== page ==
Ebolamania 2.0 

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Curses, Foiled Again
After police seeking Monica Hargrove, 34, for aggravated robbery in Columbus, Ohio, posted her photo on the department's Facebook page, the suspect called and demanded the photo be removed because she considered it unflattering. "Come on in and we'll talk about it," the detective she spoke with told her. She did, public information officer Denise Alex-Bouzounis said, and was arrested. (The Columbus Dispatch)

• Authorities in Northern Ireland charged Kevin Clarence, 20, with attempted robbery after he waited in line at a supermarket with a black trash bag over his head and then demanded money. An employee who heard the demand approached the suspect, who said, "I'll be back," and fled. Two witnesses identified Clarence as the would-be robber, and a police officer at his subsequent trial in County Londonderry pointed out that Clarence had just been released from prison for a similar offense. (BBC News)

Ebolamania
After finding a Nigerian traveler shivering on the floor of Spain's Madrid-Barajas airport, officials activated an emergency Ebola alert and declined to help him. An hour later, they summoned a team of infectious disease specialists, who examined the now-unconscious man and concluded he was a drug mule suffering from a cocaine overdose after several bags of the drug in his stomach burst. He was finally taken to a hospital but died. The man's wife said he hadn't visited Nigeria in at least four years. (Spain's The Local)

• The Food & Drug Administration and the Federal Trade Commission reported actively monitoring fraudulent claims that products, especially ones from unconventional sources, prevent or treat Ebola. "The concern is that if the pubic anxiety over Ebola continues to grow, we're going to see more and more," the FTC's Richard Cleland said. "Consumers have to assess for themselves what the need for those type of products are." Thomas Bollyky of the Council on Foreign Relations explained, "The necessary ingredients to this type of profiteering are twofold: panic and novelty." (National Journal)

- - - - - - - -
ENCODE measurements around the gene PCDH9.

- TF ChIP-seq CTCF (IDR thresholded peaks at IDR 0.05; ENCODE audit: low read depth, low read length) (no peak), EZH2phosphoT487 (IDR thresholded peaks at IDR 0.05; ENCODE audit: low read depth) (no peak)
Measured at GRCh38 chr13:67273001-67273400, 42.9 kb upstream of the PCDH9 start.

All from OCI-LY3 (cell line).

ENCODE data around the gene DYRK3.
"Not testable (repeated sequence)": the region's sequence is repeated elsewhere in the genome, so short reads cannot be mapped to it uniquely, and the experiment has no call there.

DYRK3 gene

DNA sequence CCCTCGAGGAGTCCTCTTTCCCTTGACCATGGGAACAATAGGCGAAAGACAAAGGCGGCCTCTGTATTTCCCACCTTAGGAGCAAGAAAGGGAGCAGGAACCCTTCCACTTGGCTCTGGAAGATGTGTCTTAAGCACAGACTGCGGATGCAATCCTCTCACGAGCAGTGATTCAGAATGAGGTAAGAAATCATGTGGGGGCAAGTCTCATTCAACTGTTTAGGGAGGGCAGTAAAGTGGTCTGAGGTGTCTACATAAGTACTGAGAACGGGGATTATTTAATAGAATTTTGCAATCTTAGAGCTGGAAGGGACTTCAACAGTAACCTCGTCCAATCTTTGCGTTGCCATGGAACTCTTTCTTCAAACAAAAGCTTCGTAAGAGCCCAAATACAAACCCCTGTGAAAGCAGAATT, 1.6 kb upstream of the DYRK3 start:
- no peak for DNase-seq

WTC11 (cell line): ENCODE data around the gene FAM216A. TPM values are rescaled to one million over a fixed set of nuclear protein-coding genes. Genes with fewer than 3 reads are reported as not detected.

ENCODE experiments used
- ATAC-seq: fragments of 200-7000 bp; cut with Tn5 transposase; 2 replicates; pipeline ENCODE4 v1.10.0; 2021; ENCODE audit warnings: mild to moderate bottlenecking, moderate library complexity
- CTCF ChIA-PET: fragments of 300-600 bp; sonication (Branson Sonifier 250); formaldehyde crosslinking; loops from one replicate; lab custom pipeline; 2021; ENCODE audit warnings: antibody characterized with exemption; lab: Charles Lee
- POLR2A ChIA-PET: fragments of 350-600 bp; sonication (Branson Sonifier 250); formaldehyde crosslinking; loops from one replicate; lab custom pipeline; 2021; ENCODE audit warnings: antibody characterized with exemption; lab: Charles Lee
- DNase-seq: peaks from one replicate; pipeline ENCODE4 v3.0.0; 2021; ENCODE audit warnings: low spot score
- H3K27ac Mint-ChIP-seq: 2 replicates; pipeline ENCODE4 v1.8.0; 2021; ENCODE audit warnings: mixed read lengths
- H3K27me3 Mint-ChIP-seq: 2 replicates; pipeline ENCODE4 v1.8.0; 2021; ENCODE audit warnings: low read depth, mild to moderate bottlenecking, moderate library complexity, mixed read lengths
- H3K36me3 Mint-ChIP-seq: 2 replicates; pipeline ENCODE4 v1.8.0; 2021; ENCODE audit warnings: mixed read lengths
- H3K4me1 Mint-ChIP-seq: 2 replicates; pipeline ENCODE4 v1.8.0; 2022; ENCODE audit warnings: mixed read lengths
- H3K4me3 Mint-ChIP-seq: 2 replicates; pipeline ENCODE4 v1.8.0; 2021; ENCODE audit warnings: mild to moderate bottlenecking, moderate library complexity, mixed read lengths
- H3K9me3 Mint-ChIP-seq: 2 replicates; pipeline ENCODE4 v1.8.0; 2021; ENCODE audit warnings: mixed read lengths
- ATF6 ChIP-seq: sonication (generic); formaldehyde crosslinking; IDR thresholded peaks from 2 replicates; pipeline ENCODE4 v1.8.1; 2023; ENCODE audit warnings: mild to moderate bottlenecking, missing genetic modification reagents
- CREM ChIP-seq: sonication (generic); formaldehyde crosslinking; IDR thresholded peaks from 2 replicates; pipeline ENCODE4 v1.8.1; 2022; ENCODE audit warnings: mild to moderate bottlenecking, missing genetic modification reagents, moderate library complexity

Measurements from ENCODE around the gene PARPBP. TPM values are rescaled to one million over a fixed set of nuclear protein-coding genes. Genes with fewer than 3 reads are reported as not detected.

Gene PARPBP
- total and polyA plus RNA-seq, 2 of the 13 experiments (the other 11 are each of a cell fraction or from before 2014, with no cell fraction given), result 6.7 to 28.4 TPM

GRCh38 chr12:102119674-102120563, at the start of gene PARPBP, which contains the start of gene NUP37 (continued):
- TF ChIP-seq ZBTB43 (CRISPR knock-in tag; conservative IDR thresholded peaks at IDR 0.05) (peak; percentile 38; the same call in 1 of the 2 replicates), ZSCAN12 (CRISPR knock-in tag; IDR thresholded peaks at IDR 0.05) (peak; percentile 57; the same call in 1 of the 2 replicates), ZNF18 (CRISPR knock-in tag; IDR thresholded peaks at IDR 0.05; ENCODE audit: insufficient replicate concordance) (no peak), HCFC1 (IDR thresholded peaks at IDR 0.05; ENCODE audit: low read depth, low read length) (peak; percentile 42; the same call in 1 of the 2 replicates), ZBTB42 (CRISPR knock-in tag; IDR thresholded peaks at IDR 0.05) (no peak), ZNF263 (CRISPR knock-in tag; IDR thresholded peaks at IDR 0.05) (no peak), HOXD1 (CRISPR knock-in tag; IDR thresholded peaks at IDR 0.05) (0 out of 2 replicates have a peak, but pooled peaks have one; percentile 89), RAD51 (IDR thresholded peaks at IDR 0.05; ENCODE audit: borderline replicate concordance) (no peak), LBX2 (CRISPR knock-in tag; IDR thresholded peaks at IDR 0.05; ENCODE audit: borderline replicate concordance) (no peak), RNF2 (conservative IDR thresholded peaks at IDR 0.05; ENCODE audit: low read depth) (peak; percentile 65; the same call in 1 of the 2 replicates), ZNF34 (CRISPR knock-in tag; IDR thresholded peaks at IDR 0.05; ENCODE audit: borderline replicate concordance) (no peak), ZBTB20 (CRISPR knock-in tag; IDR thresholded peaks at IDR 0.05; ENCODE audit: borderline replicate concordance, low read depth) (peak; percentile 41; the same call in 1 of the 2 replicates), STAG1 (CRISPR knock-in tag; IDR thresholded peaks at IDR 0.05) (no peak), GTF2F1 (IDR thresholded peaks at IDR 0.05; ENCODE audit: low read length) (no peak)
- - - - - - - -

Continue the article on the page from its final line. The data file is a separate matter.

Only Human
New York City's Civil Service Commission upheld the 20-day suspension of a Health Department worker for answering an information-technology helpline "in a robotic voice." Callers complained about the over-enunciated monotone, including one who demanded "to speak to a human." The worker said he was articulating carefully because his Brooklyn accent can be difficult to understand, but the administrative law judge who heard his appeal called him a "disgruntled employee" acting out. (Associated Press)

Vehicular Follies
While Megan Campbell was driving a city supply van in St. Paul, Minn., she hit a parked Nissan Pathfinder, seriously damaging its bumper. It happened to be her personal vehicle, and Campbell filed a claim against the city seeking $1,600 to $1,900. "Because I was working for the city and driving the city vehicle, I feel they are responsible for paying for the damage done to my car," she explained in her claim form. (St. Paul's Pioneer Press)

• A man backing out of his driveway in Aurora, Colo., jumped out of his van to avoid being burned by a cigarette he dropped on himself. The vehicle kept moving, knocked him down and ran over his head. He was hospitalized in critical condition. (Denver's KUSA-TV)

Drinking-Class Heroes